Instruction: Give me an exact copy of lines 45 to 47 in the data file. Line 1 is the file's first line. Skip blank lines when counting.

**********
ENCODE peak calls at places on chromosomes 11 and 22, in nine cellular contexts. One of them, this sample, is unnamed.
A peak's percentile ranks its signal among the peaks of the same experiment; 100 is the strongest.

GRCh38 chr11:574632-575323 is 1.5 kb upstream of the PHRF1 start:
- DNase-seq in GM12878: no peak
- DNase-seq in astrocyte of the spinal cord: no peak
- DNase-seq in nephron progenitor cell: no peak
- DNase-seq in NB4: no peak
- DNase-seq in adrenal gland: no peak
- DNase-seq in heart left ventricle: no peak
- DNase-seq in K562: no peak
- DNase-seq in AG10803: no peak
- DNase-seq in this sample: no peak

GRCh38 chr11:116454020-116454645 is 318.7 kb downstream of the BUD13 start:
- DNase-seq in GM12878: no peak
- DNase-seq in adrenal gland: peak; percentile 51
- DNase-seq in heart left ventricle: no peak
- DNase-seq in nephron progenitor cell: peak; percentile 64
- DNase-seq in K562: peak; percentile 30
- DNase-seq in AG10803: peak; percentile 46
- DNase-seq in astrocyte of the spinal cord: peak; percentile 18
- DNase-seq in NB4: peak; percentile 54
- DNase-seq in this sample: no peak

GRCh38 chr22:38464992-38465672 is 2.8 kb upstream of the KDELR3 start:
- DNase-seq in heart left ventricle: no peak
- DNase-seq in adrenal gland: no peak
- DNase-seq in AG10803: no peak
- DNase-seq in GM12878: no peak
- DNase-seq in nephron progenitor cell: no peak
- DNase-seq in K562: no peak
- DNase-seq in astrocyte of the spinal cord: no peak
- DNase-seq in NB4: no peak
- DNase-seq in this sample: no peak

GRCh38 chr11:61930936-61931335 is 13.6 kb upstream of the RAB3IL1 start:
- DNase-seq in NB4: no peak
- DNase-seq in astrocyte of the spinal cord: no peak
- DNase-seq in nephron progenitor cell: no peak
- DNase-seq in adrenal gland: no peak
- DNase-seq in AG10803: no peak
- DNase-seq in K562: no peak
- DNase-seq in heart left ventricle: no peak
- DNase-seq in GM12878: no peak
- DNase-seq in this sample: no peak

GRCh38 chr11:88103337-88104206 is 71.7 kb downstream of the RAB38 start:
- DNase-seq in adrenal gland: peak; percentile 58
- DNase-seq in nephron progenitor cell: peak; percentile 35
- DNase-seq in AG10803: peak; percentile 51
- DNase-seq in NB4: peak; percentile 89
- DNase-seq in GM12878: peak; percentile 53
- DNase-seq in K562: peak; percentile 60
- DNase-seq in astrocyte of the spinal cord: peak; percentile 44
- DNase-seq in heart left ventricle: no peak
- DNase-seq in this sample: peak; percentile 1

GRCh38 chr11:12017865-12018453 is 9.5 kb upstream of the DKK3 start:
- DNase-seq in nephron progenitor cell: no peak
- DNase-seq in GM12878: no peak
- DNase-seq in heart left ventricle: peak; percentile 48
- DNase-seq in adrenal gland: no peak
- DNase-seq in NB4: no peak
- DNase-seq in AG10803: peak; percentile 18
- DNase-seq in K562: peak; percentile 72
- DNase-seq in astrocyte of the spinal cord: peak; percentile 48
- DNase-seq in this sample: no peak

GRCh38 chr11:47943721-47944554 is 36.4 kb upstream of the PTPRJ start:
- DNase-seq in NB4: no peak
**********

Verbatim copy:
- DNase-seq in nephron progenitor cell: peak; percentile 35
- DNase-seq in AG10803: peak; percentile 51
- DNase-seq in NB4: peak; percentile 89